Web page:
Police Say Human Remains Found on Canadian Beach Could Be Linked to 1800s Shipwreck
© AP Photo / SILVIA IZQUIERDORemains of one of the 26 mummies found this week by archeologists conducting a rescue dig ahead of planned highway construction on the outskirts of Lima, Peru, on Friday, March 5, 2004
© AP Photo / SILVIA IZQUIERDO
It’s not the first time human remains from a historic shipwreck have washed ashore Canadian land. In 2019, it was reported that the human remains of 21 individuals were unearthed in Gaspé, Quebec.
Royal Mounted Canadian Police (RCMP) say human remains were discovered on a cliff in western Prince Edward Island. The remains were first reported to be found last weekend at around 4 PM, according to the RCMP.
Corporal Gavin Moore said the remains revealed themselves after the cliff had eroded over time. The RCMP is continuing to investigate the findings, but the remains are thought to be linked to a shipwreck from the 19th century. Officials from the coroner’s office say a significant amount of work must be done to determine who the remains could belong to.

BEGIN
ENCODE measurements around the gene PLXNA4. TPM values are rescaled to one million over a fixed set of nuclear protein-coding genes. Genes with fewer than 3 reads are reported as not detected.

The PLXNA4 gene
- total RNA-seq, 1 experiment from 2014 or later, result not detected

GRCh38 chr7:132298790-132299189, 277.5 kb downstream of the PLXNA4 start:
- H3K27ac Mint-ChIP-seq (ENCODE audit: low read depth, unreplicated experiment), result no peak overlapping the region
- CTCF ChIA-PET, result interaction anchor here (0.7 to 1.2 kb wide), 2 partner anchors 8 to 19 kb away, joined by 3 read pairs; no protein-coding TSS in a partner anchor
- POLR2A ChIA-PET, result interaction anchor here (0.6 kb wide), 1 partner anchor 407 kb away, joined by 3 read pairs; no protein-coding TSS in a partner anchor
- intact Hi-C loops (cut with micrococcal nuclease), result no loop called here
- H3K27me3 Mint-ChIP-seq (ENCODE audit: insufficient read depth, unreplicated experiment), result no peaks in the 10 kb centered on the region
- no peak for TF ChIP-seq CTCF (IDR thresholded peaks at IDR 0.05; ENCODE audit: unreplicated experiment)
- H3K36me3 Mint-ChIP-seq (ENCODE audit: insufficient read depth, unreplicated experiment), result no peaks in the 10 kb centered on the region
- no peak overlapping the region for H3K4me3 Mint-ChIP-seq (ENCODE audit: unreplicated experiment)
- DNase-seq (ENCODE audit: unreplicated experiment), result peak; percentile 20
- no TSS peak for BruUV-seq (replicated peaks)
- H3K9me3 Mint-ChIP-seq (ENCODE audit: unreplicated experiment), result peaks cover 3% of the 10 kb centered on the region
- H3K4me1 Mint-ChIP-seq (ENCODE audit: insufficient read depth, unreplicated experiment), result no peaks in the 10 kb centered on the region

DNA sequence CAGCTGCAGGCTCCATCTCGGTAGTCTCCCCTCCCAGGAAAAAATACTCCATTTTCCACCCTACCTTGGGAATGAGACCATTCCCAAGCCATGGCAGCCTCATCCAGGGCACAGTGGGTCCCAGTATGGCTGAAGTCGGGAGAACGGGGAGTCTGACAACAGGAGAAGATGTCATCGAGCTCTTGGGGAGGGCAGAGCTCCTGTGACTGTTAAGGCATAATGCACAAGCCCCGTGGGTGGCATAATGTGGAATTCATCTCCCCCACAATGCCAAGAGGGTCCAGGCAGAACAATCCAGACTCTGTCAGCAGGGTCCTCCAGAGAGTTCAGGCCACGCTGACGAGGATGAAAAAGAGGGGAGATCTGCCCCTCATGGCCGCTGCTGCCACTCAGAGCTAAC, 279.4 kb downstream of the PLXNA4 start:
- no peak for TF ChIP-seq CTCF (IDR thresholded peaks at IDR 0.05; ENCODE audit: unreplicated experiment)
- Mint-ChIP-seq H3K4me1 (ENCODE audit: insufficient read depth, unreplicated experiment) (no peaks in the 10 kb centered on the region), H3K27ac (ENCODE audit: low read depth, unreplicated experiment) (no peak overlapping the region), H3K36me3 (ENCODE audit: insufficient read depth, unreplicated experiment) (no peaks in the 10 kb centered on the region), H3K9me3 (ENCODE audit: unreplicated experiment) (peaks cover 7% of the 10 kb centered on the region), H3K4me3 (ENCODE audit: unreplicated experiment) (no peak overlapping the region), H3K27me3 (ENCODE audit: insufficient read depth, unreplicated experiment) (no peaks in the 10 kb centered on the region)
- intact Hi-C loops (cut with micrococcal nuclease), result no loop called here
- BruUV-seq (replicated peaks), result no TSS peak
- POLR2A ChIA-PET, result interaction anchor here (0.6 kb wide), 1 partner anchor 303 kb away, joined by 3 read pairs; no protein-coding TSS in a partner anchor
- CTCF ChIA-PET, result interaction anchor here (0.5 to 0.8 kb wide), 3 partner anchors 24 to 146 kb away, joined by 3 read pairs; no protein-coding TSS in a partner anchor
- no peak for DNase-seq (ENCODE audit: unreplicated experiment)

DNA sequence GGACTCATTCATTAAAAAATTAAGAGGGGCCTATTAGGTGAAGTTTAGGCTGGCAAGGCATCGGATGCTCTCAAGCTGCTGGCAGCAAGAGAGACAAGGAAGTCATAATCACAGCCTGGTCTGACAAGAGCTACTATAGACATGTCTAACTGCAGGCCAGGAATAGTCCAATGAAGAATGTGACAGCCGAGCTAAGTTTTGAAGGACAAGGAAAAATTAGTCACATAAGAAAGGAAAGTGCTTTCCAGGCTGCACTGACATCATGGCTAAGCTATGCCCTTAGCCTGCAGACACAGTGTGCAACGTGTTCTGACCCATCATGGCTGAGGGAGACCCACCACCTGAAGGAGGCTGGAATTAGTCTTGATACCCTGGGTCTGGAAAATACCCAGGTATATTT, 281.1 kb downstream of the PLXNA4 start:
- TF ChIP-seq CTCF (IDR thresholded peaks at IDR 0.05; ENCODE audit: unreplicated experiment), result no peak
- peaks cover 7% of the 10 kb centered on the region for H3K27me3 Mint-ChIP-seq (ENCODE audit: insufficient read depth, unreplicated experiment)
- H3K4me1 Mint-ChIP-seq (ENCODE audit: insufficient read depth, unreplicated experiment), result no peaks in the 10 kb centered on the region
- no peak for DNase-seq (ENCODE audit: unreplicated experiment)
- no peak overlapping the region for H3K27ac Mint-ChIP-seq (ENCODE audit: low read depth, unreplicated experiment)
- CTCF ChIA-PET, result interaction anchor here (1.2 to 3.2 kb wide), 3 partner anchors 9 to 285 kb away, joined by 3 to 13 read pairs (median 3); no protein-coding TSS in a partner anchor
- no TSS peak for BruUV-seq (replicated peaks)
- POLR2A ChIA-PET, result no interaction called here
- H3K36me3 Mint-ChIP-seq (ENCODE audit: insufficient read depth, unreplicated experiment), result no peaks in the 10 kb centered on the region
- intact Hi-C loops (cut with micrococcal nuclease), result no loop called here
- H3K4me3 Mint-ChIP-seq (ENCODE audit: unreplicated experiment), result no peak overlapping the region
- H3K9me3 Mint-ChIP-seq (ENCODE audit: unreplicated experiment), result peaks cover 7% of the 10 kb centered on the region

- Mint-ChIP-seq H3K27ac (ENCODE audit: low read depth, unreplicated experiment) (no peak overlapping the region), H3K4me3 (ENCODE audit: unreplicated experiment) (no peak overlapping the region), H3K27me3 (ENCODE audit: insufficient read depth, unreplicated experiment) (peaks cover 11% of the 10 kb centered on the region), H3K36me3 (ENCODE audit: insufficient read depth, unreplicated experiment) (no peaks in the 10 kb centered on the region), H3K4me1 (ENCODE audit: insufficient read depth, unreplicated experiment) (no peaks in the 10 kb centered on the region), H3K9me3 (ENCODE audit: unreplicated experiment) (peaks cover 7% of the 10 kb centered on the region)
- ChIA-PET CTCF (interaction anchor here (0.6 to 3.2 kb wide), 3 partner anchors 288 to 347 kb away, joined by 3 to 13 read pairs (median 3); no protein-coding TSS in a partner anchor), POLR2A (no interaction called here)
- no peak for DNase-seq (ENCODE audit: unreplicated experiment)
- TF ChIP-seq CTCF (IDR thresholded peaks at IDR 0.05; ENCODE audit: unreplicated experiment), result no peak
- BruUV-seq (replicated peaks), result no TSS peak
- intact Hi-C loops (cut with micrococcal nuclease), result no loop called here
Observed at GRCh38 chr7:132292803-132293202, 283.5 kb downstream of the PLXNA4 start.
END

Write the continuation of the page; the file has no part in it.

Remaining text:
"Police are investigating, and have not ruled out that the remains could be connected to a historical shipwreck burial," the RCMP said, adding that human remains had also been found in the West Cape in the 1950s and the 1960s. But they have not specified which shipwreck the remains are connected to.
"Those human remains were of course a separate investigation [but] very similar to this one," Moore said. "As it was reported at that time, it was believed that it was possibly connected to a shipwreck from the 1800s."
In 2019, it was also reported that the human remains of 21 individuals were unearthed in Gaspé, Quebec, believed to be from a 1847 shipwreck. The ship had left Ireland and sank off the coast of Gaspé, killing at least 150 people who were fleeing the Potato Famine.